There's a natural fit between concerns and political values. Where liberals are the party of promotion, conservative are the party of protection. So why should democrats emphasize Ebola in their election campaign? Simply put, they shouldn't... ever, and paid the cost. The psychology of why this is so is covered here.

H.L. Mencken wrote that “The whole aim of practical politics is to keep the populace alarmed (and hence clamorous to be led to safety) by menacing it with an endless series of hobgoblins.” Good advice as it is very effective. However, it tends to lend itself to one particular party: the right-wing.

In psychology, we study this under this under several terms, just as Terror Management Theory, System Justification Theory and Ecological Fitness. As Janoff-Bulman (2009) describes it, a conservative mindset is protective or avoidance based, designed to protect a group from threats or dangers. Makes sense why the military is very conservative as the two just fit.

Technology Imperils a London Tradition

Matt McCabe logged more than 50,000 miles on motorbike and foot within the city while studying to become a London taxi driver.

Technology Imperils a London Tradition


The trial a London cabby endures to gain his qualification has been called the hardest test, of any kind, in the world. In the age of GPS, is there an argument for learning as an end in itself?

At 10 past 6 on a January morning a couple of winters ago, a 35-year-old man named Matt McCabe stepped out of his house in the town of Kenley, England, got on his Piaggio X8 motor scooter, and started driving north. McCabe’s destination was Stour Road, a small street in a desolate patch of East London, 20 miles from his suburban home. He began his journey by following the A23, a major thruway connecting London with its southern outskirts, whose origins are thought to be ancient: For several miles the road follows the straight line of the Roman causeway that stretched from London to Brighton. McCabe exited the A23 in the South London neighborhood of Streatham and made his way through the streets, arriving, about 20 minutes after he set out, at an intersection officially called Windrush Square but still referred to by locals, and on most maps, as Brixton Oval. There, McCabe faced a decision: how to plot his route across the River Thames. Should he proceed more or less straight north and take London Bridge, or bear right into Coldharbour Lane and head for “the pipe,” the Rotherhithe Tunnel, which snakes under the Thames two miles downriver?

“At first I thought I’d go for London Bridge,” McCabe said later. “Go straight up Brixton Road to Kennington Park Road and then work my line over. I knew that I could make my life a lot easier, to not have to waste brainpower thinking about little roads — doing left-rights, left-rights. And then once I’d get over London Bridge, it’d be a quick trip: I’d work it up to Bethnal Green Road, Old Ford Road, and boom-boom-boom, I’m there. It’s a no-brainer. But no. I was thinking about the traffic, about everyone going to the City at that hour of the morning. I thought, ‘What can I do to skirt central London?’ That was my key decision point. I didn’t want to sit in the traffic lights. So I decided to take Coldharbour Lane and head for the pipe.”

McCabe turned east on Coldharbour Lane, wending through the neighborhoods of Peckham and Bermondsey before reaching the tunnel. He emerged on the far side of the Thames in Limehouse, and from there his three-mile-long trip followed a zigzagging path northeast. “I came out of the tunnel and went forward into Yorkshire Road,” he told me. “I went right into Salmon Lane. Left into Rhodeswell Road, right into Turners Road. I went right into St. Paul’s Way, left into Burdett Road, right into Mile End Road. Left Tredegar Square. I went right Morgan Street, left Coborn Road, right into Tredegar Road. That gave me a forward into Wick Lane, a right into Monier Road, right into Smeed Road — and we’re there. Left into Stour Road.”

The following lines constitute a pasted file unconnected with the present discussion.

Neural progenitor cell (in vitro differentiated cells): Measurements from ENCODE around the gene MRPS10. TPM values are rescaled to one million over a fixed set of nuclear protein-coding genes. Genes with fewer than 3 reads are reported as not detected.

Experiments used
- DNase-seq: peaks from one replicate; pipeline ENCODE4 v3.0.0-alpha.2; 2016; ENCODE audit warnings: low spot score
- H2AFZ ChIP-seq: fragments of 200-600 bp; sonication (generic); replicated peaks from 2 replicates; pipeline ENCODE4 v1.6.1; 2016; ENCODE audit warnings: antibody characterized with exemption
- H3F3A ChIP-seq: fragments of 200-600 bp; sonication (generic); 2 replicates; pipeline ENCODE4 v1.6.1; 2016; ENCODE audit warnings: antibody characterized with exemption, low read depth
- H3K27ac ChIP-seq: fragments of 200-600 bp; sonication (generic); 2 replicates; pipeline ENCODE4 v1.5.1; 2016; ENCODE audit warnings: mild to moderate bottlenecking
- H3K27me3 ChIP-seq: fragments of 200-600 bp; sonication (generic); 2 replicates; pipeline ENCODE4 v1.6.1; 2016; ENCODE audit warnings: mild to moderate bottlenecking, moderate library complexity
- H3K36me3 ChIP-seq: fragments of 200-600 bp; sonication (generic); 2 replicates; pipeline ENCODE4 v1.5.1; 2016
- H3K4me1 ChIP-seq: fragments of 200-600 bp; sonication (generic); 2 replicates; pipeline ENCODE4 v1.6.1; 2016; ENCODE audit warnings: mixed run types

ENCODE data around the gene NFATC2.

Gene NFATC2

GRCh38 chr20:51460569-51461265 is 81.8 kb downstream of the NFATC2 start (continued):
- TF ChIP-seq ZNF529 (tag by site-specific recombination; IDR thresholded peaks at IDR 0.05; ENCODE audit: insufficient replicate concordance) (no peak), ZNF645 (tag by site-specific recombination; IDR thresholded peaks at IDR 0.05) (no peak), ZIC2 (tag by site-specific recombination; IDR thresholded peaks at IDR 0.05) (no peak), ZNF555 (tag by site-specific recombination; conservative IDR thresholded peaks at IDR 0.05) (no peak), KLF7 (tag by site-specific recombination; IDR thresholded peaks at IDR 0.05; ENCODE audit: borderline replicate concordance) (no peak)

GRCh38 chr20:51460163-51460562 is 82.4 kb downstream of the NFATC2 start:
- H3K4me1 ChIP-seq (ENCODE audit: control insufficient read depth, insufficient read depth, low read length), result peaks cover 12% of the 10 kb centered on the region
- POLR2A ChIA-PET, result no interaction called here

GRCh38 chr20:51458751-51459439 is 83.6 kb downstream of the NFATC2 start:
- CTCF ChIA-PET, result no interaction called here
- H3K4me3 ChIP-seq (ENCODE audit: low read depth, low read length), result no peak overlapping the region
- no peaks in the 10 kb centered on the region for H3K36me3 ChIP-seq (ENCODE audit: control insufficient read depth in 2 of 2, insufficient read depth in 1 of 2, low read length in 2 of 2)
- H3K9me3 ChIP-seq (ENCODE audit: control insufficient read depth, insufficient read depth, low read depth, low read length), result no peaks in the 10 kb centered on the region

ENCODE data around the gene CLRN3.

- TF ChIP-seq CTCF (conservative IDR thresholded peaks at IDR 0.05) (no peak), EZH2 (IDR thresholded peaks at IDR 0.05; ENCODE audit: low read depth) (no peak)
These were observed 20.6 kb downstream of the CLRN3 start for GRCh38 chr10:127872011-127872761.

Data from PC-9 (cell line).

We were there, on Stour Road. It was a cold day, with temperatures hovering just above freezing, and snow in the forecast. For McCabe, on his bike, the wind chill made it feel considerably colder. He was dressed for the weather: a thermal shirt, a sweater, an insulated raincoat, Gore-Tex pants pulled over his jeans, gloves, work boots, a knit cap under his motorcycle helmet. McCabe is a tall man, about 6-foot-2, and he is solidly built, like a central defender on a soccer team. He’s handsome, with a wide smile and blond hair. He speaks in short sentences, snappy and definitive, especially when talking about London. We were in Hackney Wick, an industrial area adjacent to Queen Elizabeth Olympic Park, where the 2012 Olympic Games were held. Stour Road sits in a particularly remote corner of the neighborhood — a few wind-lashed streets, lined with warehouses, hemmed in by canals and a highway flyover.

“They call this area Fish Island,” McCabe said. “I’m not much of a fisherman, but many of the roads here are named for fishes — freshwater fishes, I believe. So just here you’ve got Bream Street.” He gestured down a road where a lumberyard was set back behind a corrugated metal fence. “Follow that to the end, you’ll come to Dace Road. You’ve got Roach Road. All names of fishes.”

While studying for the Knowledge, aspiring taxi drivers practice runs by motorbike, with a map strapped to the windscreen.

McCabe had spent the last three years of his life thinking about London’s roads and landmarks, and how to navigate between them. In the process, he had logged more than 50,000 miles on motorbike and on foot, the equivalent of two circumnavigations of the Earth, nearly all within inner London’s dozen boroughs and the City of London financial district. He was studying to be a London taxi driver, devoting himself full-time to the challenge that would earn him a cabbie’s “green badge” and put him behind the wheel of one of the city’s famous boxy black taxis.